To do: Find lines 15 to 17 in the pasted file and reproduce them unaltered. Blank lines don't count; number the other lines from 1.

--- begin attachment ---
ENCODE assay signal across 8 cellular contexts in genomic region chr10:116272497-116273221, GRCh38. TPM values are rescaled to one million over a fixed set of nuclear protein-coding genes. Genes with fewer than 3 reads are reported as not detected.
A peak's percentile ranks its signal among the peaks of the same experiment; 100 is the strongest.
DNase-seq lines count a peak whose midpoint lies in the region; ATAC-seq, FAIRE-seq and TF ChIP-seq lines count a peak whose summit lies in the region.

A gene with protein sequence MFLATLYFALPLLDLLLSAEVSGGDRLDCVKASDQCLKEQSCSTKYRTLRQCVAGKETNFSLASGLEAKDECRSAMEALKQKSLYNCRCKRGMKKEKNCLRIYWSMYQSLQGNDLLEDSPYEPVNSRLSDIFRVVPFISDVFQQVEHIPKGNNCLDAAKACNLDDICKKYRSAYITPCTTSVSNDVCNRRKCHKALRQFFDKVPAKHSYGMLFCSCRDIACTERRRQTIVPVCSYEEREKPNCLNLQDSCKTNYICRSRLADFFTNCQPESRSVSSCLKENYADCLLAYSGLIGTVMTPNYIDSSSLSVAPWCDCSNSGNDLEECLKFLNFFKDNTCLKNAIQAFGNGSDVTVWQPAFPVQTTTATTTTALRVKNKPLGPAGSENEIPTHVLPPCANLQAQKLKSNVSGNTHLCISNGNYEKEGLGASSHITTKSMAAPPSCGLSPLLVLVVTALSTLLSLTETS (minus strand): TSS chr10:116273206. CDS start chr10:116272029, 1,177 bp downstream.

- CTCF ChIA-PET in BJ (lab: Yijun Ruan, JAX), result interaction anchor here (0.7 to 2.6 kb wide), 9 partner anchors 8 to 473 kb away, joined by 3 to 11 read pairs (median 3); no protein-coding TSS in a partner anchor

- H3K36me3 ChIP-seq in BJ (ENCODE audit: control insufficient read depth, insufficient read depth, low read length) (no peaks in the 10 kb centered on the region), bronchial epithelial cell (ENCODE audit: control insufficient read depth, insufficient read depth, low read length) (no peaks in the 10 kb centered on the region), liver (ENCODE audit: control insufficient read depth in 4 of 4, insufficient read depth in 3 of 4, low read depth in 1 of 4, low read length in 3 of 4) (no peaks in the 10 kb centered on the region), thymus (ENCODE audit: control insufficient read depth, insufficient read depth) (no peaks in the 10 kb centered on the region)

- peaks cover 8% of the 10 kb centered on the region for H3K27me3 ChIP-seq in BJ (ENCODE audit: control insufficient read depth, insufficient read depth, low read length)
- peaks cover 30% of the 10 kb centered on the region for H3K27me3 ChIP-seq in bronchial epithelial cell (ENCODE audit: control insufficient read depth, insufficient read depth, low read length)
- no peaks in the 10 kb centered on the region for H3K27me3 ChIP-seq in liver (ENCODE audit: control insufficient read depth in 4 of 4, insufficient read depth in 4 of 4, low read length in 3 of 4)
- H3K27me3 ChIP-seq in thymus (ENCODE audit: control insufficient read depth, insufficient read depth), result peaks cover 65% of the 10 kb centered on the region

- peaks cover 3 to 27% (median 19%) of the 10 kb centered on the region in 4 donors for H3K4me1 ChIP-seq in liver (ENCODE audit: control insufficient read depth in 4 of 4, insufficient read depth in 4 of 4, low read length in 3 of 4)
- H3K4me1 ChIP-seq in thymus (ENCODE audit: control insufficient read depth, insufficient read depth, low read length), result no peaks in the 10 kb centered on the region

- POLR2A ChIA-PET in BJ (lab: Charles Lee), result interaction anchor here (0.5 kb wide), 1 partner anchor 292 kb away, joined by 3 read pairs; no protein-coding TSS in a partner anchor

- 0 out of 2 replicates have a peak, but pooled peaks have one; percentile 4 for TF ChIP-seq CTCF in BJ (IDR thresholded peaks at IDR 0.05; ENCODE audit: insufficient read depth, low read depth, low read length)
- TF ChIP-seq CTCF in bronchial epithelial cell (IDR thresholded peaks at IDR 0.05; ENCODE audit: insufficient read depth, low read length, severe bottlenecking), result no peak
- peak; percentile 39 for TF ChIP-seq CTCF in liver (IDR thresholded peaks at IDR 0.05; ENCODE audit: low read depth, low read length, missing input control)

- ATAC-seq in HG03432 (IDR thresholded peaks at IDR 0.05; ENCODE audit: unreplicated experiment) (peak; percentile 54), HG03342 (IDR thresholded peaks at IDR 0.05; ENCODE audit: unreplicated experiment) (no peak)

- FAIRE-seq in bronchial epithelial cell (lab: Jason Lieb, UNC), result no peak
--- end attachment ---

- TF ChIP-seq CTCF in bronchial epithelial cell (IDR thresholded peaks at IDR 0.05; ENCODE audit: insufficient read depth, low read length, severe bottlenecking), result no peak
- peak; percentile 39 for TF ChIP-seq CTCF in liver (IDR thresholded peaks at IDR 0.05; ENCODE audit: low read depth, low read length, missing input control)

- ATAC-seq in HG03432 (IDR thresholded peaks at IDR 0.05; ENCODE audit: unreplicated experiment) (peak; percentile 54), HG03342 (IDR thresholded peaks at IDR 0.05; ENCODE audit: unreplicated experiment) (no peak)